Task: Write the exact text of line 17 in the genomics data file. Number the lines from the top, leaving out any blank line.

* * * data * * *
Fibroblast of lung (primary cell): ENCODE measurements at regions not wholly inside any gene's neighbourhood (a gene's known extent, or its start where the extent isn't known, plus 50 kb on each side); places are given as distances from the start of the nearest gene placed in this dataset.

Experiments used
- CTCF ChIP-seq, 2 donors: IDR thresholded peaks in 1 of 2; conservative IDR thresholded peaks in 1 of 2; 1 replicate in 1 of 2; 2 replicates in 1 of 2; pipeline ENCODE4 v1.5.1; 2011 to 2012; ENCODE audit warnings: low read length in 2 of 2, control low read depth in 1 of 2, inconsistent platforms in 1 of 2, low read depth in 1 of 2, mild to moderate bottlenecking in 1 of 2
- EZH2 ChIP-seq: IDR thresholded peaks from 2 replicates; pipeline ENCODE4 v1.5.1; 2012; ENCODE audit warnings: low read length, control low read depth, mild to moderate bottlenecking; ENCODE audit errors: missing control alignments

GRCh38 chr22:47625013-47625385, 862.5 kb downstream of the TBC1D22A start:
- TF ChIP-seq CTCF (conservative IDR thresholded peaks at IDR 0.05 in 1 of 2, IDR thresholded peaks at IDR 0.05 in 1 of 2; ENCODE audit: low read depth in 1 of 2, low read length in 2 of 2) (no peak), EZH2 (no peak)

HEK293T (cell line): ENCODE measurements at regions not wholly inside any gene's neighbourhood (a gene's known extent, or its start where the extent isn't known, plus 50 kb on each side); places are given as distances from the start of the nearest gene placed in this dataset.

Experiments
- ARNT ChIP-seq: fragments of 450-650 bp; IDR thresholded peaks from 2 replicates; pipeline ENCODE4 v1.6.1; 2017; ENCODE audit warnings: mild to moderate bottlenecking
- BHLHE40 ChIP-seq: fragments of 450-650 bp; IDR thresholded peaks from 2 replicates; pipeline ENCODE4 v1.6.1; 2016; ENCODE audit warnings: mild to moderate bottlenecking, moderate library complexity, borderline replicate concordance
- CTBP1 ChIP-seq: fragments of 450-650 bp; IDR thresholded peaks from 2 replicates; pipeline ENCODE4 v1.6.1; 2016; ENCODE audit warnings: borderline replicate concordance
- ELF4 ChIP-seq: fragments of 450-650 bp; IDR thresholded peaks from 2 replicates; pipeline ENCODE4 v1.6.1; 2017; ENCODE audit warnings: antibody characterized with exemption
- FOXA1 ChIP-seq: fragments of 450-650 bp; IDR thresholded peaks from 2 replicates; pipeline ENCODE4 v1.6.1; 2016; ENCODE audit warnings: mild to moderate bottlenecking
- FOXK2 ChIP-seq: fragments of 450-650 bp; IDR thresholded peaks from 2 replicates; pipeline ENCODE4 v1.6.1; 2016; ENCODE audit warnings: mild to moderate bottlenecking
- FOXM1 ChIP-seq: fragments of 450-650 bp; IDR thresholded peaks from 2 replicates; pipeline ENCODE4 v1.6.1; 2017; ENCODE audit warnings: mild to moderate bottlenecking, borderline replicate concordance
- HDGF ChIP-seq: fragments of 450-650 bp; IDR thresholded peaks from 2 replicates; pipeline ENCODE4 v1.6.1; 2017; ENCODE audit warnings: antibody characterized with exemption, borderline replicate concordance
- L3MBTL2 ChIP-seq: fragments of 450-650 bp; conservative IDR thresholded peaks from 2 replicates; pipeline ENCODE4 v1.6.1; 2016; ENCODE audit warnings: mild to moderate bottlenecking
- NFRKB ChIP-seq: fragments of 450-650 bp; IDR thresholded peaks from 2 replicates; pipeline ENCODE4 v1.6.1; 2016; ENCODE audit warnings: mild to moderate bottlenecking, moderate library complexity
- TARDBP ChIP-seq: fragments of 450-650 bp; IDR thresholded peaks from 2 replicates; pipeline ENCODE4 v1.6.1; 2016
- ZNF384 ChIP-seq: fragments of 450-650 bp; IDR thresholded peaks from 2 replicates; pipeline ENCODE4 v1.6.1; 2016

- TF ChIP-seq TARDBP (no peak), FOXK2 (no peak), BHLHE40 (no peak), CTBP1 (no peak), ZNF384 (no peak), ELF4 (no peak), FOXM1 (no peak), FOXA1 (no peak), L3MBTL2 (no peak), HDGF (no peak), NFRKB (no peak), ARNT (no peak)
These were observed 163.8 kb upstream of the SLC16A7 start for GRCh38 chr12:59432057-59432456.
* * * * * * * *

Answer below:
- L3MBTL2 ChIP-seq: fragments of 450-650 bp; conservative IDR thresholded peaks from 2 replicates; pipeline ENCODE4 v1.6.1; 2016; ENCODE audit warnings: mild to moderate bottlenecking